Sinclair does not care about a biosafety environment

By Rajiv Bisnauth

SET to play in a biosecurity environment, West Indies Cricket (CWI) will host its first domestic tournament since the start of the COVID-19 pandemic next month in Antigua.
Last year, CWI failed to host the tournament after being forced to abort the last two rounds of the first-class championship, and then scrapping all its international home series scheduled due to COVID-19. The much-delayed tournament will be played without its usual brilliance and glamor, but is expected to be a welcome relief for the regional cricket fans during the coronavirus pandemic. All six teams will be in harsh, biosafety ‘bubbles’ when landing in Antigua. A biosafety or bio-bubble environment is designed to prevent the spread of coronavirus, while at the same time designed to reduce the risk of transmission of the virus from one person to another during an ongoing tournament or series bilateral.
However, at just 21, Kevin Sinclair is emerging as a young, out-spinning young player, who will be part of the Super50 tournament for the second time.
Sinclair got his first crack at senior regional cricket last November when CWI assembled the West Indies New Players squad to compete in the Super50 Regional competition.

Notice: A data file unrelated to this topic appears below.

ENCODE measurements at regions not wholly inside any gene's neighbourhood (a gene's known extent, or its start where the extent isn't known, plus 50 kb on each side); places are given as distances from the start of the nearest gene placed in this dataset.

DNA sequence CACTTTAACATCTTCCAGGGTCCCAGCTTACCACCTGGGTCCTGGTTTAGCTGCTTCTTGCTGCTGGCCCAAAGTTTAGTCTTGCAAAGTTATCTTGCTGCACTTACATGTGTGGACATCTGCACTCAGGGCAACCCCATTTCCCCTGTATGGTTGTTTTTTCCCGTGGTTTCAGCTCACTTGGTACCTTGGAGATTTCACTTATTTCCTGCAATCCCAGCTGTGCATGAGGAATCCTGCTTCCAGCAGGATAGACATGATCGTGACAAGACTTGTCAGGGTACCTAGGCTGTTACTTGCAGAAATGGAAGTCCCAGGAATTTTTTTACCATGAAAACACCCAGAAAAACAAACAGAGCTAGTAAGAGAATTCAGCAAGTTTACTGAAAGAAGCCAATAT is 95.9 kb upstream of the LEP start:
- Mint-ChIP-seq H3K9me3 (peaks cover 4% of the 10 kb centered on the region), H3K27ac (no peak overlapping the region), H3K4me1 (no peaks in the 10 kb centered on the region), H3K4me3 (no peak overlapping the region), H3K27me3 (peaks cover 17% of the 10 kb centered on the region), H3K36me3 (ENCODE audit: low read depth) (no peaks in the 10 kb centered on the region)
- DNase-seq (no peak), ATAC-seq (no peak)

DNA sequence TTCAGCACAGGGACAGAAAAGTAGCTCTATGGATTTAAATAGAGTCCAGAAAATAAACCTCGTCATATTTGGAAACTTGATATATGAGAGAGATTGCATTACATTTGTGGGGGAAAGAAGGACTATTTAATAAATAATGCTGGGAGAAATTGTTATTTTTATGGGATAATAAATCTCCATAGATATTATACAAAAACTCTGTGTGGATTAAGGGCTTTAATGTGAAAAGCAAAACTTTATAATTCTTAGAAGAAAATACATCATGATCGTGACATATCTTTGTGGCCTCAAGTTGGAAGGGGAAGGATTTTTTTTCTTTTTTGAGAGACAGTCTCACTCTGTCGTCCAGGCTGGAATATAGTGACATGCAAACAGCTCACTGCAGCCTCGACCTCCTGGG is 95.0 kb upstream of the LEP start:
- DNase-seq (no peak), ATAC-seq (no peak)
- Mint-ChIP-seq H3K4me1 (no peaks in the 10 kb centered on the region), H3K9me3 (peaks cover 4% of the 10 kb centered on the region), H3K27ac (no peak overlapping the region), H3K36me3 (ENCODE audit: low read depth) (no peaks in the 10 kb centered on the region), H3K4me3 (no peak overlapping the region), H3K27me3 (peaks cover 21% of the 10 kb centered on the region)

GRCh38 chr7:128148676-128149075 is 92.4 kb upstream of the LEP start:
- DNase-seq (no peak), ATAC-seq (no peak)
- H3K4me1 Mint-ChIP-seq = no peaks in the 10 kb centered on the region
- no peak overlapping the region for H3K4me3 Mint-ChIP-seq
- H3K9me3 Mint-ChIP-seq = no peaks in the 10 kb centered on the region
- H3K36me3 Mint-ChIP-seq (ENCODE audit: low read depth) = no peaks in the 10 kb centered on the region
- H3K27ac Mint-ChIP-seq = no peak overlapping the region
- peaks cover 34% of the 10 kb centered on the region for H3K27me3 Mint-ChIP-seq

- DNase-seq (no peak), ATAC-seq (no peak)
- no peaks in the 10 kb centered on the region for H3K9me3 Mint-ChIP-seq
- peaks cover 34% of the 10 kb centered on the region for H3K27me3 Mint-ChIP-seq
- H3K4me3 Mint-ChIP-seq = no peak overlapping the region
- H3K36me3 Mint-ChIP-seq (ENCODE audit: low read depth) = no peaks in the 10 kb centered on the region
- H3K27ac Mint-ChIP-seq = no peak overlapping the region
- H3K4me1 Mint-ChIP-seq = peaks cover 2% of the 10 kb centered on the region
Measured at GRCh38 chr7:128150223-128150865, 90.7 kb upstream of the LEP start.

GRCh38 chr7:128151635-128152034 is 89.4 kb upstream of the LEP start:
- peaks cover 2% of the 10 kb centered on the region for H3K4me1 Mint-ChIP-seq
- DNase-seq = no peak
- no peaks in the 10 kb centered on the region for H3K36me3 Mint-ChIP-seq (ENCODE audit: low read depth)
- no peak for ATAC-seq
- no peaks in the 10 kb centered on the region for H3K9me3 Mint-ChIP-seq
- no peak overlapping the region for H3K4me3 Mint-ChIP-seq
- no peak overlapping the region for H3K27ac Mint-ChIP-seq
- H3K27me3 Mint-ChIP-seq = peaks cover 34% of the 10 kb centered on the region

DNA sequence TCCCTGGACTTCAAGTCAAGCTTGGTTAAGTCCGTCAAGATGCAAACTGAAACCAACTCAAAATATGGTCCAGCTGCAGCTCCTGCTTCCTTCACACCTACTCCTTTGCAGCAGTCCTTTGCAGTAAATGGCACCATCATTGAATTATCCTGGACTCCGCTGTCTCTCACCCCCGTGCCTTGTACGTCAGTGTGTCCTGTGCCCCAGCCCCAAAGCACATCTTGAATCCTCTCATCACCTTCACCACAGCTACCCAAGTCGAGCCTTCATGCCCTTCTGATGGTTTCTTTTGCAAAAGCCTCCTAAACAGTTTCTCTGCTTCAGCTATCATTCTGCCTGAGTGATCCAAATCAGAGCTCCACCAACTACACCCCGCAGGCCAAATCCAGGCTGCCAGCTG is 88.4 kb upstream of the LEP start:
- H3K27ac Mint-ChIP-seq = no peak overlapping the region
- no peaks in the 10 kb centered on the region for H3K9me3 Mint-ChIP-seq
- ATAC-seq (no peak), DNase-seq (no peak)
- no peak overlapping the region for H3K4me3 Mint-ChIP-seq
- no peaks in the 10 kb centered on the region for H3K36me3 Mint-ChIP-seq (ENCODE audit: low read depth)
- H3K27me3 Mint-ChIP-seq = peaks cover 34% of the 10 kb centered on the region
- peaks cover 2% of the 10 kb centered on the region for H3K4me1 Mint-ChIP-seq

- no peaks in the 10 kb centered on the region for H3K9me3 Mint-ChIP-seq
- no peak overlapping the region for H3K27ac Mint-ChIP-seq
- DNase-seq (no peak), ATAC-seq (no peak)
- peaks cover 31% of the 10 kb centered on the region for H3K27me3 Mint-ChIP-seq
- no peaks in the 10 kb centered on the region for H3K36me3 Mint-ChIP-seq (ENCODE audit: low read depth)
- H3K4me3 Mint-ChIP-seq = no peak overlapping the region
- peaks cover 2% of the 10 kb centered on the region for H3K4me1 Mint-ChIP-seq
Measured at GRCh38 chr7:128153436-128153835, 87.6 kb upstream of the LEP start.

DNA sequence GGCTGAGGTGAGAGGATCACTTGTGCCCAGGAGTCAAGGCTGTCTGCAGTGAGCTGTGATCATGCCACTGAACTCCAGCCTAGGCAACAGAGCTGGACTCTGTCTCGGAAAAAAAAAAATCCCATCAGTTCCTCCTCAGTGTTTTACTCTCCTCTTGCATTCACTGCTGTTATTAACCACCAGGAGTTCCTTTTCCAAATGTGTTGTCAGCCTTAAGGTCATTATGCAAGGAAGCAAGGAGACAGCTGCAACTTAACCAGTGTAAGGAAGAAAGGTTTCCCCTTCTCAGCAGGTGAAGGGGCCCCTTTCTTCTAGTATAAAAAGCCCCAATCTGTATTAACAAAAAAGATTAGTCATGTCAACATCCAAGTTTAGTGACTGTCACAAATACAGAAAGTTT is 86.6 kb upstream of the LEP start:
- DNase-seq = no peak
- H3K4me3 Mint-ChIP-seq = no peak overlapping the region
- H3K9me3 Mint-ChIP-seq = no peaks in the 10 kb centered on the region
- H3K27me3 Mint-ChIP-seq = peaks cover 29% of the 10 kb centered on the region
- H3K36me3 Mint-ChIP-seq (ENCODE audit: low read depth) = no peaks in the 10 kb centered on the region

With all to play for and nothing to lose, the Emerging Players went on a dream, leading to a massive 205 run victory over Leeward Island Hurricanes in the day / night final at Queen’s Park Oval , Trinidad.

Sinclair was outstanding, making 28 off 33 balls, then claiming 4-20 as New Players defending 293 expertly to lift the title.
However, the West Indies New Players will not defend their title, and Sinclair has forced his way into the Guyana Jaguars ’15-man squad, as the Jaguars’ youngest member this season.
Speaking exclusively to Chronicle Sport yesterday, the Rose Hall Youth and Sports Club player admitted that while the biosecurity environment is probably going to be the toughest challenge we face, personal performance throughout the tournament is still his priority.
“I’m excited to come over there and play cricket in what will be a new challenge. But the off-field stuff is another kind of challenge. Bubble life is probably going to be the hardest challenge we face out there, ”he said.

Sinclair further emphasized, “I want to make a mark … I want to perform in all areas once I get the chance.”
Further, players and officials will be tested in their respective home territories before traveling to Antigua where they will be tested again, before being placed in a biosafety bubble.
Following a four-day quarantine players will receive training while remaining in their team bubble.
Six franchises will play 19 robin-style games at Coolidge and Vivian Richards Cricket Stadium, with the top four teams qualifying for the semi-finals.
Pride of Barbados, Guyana Jaguars, Jamaica Scorpions, and Trinidad & Tobago Red Force are the other four sides battling for the Clive Lloyd Trophy.
The staging of the Super50 Cup is expected to be the precursor to a packed international home series that will see the likes of Sri Lanka, Australia, Pakistan and South Africa touring in the coming months.